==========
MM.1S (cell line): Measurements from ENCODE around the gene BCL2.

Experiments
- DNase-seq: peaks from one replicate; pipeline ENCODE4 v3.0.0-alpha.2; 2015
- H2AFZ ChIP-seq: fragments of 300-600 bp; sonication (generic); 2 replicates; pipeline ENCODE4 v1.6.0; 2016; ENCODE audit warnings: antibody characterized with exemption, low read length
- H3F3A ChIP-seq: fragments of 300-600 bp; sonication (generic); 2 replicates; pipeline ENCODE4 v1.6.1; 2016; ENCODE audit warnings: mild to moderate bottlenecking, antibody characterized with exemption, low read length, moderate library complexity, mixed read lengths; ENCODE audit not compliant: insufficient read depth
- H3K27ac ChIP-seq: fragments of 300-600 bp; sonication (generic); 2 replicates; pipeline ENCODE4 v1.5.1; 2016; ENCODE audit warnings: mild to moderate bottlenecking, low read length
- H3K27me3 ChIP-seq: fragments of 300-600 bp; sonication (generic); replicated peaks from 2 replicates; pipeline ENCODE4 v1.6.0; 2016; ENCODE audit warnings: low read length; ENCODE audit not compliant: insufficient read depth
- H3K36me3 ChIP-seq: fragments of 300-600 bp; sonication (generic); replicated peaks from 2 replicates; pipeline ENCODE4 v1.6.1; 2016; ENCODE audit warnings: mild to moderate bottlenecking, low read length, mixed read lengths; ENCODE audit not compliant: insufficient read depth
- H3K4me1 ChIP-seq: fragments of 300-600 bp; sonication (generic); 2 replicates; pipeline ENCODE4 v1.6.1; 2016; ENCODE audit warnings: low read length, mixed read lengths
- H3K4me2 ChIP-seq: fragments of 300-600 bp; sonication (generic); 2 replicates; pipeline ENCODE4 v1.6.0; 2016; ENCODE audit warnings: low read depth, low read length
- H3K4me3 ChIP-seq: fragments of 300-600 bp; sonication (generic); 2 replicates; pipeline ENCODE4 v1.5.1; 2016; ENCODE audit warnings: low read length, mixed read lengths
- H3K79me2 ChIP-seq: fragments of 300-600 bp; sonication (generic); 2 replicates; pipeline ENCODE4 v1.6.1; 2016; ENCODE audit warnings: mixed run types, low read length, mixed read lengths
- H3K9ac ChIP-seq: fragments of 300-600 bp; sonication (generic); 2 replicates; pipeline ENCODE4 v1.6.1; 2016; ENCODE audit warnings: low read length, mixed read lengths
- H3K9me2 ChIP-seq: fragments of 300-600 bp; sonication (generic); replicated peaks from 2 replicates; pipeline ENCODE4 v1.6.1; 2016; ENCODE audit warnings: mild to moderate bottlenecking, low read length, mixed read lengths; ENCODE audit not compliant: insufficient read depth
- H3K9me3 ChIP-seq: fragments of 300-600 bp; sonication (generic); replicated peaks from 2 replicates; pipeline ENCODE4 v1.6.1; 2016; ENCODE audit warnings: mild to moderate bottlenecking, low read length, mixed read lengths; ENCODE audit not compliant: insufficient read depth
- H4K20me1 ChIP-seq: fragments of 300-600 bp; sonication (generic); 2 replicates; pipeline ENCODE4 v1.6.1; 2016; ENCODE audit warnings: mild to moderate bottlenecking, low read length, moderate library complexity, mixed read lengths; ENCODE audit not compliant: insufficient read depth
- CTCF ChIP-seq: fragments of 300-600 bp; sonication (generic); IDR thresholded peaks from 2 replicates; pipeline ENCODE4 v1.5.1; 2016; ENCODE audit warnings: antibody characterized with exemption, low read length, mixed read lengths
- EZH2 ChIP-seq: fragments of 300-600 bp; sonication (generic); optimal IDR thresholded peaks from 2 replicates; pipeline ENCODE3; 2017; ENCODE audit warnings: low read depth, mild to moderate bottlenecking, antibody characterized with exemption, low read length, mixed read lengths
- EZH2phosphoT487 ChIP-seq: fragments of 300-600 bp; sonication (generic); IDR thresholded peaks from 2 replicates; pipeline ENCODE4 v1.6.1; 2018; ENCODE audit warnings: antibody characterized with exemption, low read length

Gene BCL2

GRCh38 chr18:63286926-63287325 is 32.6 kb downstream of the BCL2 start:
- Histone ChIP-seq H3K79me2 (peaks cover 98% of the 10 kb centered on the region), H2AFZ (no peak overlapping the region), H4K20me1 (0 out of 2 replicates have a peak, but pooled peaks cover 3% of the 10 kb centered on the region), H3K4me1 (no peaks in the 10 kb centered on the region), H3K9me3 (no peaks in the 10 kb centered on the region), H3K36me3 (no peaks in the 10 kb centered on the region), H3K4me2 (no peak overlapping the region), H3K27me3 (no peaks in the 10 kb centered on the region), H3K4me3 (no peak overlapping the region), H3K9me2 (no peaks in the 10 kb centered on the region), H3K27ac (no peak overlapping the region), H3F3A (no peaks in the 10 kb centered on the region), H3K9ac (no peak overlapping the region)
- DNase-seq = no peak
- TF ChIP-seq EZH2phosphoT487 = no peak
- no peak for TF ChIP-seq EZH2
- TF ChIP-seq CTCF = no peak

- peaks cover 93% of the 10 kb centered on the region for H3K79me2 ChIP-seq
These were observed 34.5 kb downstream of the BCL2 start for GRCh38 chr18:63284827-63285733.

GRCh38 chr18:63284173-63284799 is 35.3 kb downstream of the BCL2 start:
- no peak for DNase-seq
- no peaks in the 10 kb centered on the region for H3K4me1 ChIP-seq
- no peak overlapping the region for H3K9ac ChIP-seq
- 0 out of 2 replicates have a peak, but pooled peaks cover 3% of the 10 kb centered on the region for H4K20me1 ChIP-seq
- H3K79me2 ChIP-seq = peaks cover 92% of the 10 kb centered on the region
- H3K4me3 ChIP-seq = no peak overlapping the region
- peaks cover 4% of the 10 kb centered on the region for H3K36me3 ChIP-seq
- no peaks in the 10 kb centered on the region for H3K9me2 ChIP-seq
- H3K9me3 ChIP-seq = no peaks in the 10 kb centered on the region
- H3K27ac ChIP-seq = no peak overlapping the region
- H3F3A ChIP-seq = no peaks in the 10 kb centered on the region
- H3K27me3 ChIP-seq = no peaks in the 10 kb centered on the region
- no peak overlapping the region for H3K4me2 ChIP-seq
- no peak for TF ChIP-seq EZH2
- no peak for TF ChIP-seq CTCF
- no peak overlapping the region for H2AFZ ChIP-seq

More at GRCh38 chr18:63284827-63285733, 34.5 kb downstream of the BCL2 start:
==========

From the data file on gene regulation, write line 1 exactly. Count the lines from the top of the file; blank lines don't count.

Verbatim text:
MM.1S (cell line): Measurements from ENCODE around the gene BCL2.